Can orbit-finite semigroups be straightened?

A straight set is an equivariant set which is equivariantly isomorphic to a disjiont union of sets of the form \atoms^{(n)}. A straight semigroup is an equivariant semigroup whose universe is a straight set. We raise the following:

Question 1: is every equivariant, orbit-finite semigroup an image of some orbit-finite, straight semigroup under an equivariant mapping?

We show some simple preliminary observations towards the above question.

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Orbit-finite CSPs

Consider the following decision problem (for classical Turing machines). Let \Sigma be a fixed, finite signature.

Input: Two orbit-finite relational structures \str A,\str B, over \Sigma.

Decide: is there a homomorphism from \str A to \str B?

Question 1. Is the above problem decidable?

Observe that we are not asking for the existence of an equivariant homomorphism. If this were the case, the problem would be clearly decidable, since there are only finitely many equivariant homomorphisms between orbit-finite sets, and they can be effectively scanned. In this problem, the homomorphisms do not even have to be finitely supported! Below is an example where a homomorphism exists, but no finitely supported homomorphism exists.

Example. Consider the equality atoms. Let \str A be the graph whose vertices are pairs of distinct atoms, and in which edges join a pair with its inverse. Let \str B be the 2-clique. Then \str A maps to \str B, but no finitely supported homomorphism exists.

Following the idea of this post, in order to solve this problem, it might be useful to move to the totally ordered atoms (\str Q,\le).

Question 2. In the totally ordered atoms, if there is a homomorphism between orbit-finite structures \str A, \str B, is there one which is equivariant?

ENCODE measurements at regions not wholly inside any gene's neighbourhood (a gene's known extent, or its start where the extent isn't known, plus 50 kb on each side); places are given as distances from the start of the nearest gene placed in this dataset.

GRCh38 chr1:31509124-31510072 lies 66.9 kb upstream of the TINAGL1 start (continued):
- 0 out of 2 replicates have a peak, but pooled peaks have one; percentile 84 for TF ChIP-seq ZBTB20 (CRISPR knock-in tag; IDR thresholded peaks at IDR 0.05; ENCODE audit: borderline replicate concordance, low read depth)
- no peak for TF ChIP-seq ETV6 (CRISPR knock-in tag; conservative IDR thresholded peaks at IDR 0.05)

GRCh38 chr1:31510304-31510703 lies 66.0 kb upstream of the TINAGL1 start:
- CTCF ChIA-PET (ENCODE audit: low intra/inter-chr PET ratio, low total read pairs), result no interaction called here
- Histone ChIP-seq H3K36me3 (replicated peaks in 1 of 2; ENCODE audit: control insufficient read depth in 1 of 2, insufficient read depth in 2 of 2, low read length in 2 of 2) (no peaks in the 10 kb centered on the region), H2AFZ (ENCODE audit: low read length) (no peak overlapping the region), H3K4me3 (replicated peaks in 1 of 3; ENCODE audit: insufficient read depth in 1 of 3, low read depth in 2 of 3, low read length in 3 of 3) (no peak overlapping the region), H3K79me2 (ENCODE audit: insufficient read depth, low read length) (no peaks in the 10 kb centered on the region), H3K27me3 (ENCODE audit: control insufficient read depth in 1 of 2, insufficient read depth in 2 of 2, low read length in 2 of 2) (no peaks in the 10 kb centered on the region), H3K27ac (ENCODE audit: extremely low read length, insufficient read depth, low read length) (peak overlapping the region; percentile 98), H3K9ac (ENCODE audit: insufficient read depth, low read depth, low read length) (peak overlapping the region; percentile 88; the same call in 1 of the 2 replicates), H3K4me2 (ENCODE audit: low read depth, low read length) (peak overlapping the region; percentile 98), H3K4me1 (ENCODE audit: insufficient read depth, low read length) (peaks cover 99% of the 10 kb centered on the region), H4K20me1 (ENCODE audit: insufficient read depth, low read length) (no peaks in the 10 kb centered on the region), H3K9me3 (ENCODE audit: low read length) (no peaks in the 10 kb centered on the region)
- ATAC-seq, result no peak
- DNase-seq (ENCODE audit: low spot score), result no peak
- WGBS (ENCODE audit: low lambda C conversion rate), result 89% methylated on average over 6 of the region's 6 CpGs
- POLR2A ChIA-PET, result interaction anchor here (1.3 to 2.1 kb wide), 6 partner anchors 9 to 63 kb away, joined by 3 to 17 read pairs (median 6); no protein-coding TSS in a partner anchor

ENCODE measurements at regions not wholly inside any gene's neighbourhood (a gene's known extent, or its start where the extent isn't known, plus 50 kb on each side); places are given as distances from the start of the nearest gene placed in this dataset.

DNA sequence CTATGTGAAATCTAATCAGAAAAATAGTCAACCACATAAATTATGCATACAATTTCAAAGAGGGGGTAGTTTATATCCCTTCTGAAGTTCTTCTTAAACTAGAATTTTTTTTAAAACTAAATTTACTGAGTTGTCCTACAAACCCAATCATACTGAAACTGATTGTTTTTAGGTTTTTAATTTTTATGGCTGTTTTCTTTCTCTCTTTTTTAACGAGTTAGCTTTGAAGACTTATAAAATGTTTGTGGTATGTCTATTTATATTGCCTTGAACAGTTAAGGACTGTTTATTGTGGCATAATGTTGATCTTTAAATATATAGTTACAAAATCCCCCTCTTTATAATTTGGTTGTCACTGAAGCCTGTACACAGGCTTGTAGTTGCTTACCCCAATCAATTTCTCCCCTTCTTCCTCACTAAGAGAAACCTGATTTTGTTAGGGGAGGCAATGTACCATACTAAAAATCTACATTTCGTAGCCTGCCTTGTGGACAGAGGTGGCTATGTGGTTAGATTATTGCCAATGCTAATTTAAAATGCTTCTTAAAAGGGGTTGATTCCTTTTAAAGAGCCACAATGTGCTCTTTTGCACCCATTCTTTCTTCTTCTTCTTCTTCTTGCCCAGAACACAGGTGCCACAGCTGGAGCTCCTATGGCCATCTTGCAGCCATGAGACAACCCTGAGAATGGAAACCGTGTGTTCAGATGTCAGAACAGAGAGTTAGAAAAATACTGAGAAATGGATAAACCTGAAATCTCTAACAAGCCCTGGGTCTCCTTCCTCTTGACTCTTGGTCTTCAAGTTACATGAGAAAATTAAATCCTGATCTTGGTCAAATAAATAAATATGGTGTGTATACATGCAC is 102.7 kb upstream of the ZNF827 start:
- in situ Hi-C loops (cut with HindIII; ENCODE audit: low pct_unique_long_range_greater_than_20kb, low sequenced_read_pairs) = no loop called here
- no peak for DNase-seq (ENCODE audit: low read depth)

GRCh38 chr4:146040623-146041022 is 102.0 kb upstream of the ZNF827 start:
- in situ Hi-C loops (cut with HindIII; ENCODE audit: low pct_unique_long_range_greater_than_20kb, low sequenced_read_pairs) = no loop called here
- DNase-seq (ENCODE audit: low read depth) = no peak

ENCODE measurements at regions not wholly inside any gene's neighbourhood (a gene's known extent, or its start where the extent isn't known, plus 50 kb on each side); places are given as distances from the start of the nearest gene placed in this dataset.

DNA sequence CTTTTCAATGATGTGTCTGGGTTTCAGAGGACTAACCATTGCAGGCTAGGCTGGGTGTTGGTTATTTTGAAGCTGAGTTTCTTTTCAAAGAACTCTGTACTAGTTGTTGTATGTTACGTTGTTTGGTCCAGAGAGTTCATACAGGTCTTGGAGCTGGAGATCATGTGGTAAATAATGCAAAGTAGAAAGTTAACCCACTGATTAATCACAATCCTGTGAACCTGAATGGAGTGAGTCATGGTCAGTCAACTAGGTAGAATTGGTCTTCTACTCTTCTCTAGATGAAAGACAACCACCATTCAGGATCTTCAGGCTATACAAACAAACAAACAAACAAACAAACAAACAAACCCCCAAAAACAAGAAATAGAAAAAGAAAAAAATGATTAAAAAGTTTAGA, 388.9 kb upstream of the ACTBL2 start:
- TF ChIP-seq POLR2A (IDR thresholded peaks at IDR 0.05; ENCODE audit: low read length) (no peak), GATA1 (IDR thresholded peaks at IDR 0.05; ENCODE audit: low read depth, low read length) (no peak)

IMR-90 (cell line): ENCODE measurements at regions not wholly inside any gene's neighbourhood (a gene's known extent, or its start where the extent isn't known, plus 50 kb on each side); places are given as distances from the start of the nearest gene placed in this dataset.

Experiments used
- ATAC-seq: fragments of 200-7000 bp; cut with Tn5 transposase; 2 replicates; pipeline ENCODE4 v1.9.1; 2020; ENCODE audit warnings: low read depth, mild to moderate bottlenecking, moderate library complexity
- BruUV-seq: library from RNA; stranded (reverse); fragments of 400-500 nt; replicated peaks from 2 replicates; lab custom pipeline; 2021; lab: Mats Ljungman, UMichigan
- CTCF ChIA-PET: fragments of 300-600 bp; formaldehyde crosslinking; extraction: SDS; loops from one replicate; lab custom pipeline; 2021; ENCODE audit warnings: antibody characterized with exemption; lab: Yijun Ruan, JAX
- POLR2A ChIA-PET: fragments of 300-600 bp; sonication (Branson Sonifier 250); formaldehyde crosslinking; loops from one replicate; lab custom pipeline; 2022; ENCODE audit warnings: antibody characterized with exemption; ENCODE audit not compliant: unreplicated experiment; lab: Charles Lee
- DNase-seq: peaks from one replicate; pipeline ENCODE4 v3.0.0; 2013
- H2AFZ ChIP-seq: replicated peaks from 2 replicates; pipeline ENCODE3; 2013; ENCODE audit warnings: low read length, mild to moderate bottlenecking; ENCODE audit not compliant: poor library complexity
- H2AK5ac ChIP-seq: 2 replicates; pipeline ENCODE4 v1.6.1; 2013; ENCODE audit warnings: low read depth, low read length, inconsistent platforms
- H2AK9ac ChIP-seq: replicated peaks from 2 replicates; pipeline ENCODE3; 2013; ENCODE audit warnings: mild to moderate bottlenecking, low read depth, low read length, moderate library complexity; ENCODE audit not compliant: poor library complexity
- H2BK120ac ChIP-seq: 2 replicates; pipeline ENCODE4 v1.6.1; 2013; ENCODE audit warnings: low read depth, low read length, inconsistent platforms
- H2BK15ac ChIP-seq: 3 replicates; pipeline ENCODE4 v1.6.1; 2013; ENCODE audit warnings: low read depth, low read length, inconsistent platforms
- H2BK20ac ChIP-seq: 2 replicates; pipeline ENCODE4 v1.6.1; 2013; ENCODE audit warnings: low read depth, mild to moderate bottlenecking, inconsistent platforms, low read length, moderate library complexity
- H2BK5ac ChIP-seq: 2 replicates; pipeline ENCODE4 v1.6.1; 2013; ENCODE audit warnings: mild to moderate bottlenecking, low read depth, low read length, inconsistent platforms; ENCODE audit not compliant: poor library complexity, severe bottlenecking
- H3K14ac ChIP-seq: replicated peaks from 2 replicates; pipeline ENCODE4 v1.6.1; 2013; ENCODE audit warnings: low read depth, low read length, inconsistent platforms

A positive answer to Question 2 would imply a positive answer to Question 1.

Edit. After reading Bartek’s comment below, I noticed that Question 2 has an even more negative answer. Consider the structures \str A=(\str Q,<) and \str B=(\str Q,>) (orders reversed). There is a homomorphism from \str A to \str B, namely the mapping x\mapsto -x, but there is none which is finitely supported.

 

Classification of standard alphabets

The master thesis of Łukasz Wołochowski continues the study of standard alphabets and classifies  all alphabets of dimension up to 8, with regard to their standardness. Here is the thesis and here is its abstract:

This thesis concerns Turing machines with atoms. There exist alphabets with atoms over which Turing machines do not determinize and a method of alphabet classification is known. In this thesis we show and implement an improved version of this algorithm. The improvement is made by using advanced algorithms from the theory of Constraint Satisfaction Problems, as well as algebraic methods to reduce the size of a problem. As a result, we obtain a classification of all alphabets of dimension 8.

Orbit-finite bijections can be smoothed

In his recent post Bartek demonstrated an example of two equivariant sets with atoms that are related by a finitely supported bijection, but not by any equivariant bijection. We show that if the sets are orbit-finite then this situation is impossible.

Proposition. Let X and Y be two orbit-finite equivariant sets with atoms. If there exists a finitely supported bijection f \colon X \rightarrow Y then there exists an equivariant bijection F \colon X \rightarrow Y.
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Join of two elements

Let a,b be two elements with atoms. The pair (a,b) satisfies the following universal property: (a,b) supports both a and b, and if y is another element with this property, then y supports (a,b).

We demonstrate the existence of an element denoted a\land b, with a dual property: a\land b is supported both by a and by b, and if y is another element with this property, then y is supported by a\land b.  The construction does not require any assumptions on the symmetry.

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Bipartite graphs without bipartite partition

In the equality symmetry, there is a single-orbit graph G=(V,E) with the property that G is bipartite in the classical sense (equivalently, has no odd-length cycle) but has no partition into two parts which are finitely supported and not inter-connected. In other words, the graph G maps to the single-edge graph via a infinitely-supported homomorphism, but not via a finitely-supported one. And here’s the graph: its nodes are pairs of distinct atoms, and there is an edge from (a,b) to (b,a), whenever a,b are distinct atoms. That’s it.